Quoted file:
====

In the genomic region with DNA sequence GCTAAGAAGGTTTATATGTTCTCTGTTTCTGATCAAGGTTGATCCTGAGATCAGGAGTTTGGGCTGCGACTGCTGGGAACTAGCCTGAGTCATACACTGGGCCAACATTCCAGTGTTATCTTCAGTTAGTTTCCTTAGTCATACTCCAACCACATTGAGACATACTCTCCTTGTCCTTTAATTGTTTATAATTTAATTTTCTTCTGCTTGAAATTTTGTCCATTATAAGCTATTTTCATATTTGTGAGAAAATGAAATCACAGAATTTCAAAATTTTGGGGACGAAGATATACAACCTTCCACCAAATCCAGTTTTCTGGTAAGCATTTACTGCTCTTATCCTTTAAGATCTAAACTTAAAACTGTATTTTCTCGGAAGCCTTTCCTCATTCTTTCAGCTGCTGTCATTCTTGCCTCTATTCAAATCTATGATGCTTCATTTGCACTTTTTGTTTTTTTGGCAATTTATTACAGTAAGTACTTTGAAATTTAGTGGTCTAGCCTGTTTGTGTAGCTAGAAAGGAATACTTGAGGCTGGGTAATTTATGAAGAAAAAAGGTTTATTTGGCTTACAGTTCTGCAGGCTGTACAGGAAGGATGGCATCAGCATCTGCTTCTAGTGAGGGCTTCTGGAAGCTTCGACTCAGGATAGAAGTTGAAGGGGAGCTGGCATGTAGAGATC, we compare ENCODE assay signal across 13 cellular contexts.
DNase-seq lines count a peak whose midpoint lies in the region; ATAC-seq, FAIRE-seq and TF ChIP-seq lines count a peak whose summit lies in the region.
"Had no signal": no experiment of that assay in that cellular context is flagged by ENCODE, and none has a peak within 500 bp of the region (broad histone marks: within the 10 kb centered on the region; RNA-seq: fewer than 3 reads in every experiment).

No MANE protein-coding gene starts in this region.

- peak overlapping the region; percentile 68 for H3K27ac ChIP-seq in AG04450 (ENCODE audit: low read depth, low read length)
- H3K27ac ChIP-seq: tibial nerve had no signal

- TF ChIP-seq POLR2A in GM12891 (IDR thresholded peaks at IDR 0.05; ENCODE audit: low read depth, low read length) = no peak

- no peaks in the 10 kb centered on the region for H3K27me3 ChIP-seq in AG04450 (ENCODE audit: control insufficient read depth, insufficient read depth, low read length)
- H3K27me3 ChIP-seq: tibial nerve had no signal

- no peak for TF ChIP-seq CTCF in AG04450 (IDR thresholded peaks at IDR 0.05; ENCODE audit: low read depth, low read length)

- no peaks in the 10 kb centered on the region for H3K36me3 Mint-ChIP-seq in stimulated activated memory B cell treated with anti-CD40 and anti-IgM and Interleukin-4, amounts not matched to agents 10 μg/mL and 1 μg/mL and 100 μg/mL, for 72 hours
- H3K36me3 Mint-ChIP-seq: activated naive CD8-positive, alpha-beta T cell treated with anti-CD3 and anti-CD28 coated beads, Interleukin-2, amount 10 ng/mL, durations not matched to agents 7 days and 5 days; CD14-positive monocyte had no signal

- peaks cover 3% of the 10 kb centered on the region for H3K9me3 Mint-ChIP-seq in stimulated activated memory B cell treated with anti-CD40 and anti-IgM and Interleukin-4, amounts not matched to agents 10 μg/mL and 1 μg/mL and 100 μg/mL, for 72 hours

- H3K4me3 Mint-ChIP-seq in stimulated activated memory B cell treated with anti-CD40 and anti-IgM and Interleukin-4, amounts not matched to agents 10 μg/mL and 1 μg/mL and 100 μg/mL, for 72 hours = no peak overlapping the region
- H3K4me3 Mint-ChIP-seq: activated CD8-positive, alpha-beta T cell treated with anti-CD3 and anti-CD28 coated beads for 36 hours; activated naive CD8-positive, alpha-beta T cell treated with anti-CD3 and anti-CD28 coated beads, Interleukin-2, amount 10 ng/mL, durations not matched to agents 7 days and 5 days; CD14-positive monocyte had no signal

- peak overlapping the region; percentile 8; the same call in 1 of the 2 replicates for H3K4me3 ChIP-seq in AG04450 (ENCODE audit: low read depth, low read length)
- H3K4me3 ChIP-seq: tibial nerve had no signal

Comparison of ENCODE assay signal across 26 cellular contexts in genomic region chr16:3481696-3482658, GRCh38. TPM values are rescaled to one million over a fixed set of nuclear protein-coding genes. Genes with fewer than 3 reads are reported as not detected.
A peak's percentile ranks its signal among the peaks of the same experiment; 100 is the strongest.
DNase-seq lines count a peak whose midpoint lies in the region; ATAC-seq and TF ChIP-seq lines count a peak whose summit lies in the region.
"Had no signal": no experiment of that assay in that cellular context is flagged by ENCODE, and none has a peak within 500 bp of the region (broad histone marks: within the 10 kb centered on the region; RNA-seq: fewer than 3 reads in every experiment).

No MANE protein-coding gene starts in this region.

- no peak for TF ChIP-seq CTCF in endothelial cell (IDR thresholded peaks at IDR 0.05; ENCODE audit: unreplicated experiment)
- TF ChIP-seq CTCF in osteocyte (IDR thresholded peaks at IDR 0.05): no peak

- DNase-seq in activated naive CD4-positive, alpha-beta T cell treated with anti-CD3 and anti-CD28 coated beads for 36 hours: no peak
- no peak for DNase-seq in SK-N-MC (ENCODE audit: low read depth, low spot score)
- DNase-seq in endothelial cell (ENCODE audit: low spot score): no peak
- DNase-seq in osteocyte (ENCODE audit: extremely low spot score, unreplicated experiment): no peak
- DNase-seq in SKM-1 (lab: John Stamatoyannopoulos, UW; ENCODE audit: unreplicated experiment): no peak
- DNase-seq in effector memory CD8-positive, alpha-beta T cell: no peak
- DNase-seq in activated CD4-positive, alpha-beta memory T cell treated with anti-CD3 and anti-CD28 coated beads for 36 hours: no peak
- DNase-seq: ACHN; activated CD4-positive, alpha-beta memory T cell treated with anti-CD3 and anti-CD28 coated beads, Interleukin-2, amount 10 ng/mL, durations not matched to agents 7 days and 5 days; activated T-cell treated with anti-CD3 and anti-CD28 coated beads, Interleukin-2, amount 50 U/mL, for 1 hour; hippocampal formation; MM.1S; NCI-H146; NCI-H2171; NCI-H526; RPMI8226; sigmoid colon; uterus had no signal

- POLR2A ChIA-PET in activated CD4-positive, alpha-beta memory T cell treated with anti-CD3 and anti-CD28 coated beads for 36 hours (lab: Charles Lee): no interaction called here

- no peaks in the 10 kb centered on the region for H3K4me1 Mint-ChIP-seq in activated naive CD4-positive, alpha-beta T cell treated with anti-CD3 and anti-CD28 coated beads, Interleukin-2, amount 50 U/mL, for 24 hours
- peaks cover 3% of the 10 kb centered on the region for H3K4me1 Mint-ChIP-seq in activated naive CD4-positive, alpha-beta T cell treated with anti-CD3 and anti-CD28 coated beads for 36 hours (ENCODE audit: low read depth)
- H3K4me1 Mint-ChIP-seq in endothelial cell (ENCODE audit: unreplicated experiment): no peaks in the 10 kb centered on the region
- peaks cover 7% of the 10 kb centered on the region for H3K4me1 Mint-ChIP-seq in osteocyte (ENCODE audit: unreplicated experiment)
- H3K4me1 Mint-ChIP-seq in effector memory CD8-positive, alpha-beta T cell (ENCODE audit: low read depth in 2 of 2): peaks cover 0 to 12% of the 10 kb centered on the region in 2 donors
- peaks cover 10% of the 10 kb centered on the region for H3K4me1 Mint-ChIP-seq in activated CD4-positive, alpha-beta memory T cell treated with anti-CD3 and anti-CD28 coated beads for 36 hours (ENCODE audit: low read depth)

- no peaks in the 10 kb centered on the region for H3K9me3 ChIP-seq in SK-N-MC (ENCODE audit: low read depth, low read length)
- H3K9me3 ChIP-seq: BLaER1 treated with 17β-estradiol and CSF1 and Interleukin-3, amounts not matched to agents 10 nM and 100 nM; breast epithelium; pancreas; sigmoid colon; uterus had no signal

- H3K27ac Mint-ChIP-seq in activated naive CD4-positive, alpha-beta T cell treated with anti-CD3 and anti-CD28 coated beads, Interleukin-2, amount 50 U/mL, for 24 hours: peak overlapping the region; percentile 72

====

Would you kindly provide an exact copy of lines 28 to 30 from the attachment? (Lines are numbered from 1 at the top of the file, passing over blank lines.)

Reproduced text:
- DNase-seq in osteocyte (ENCODE audit: extremely low spot score, unreplicated experiment): no peak
- DNase-seq in SKM-1 (lab: John Stamatoyannopoulos, UW; ENCODE audit: unreplicated experiment): no peak
- DNase-seq in effector memory CD8-positive, alpha-beta T cell: no peak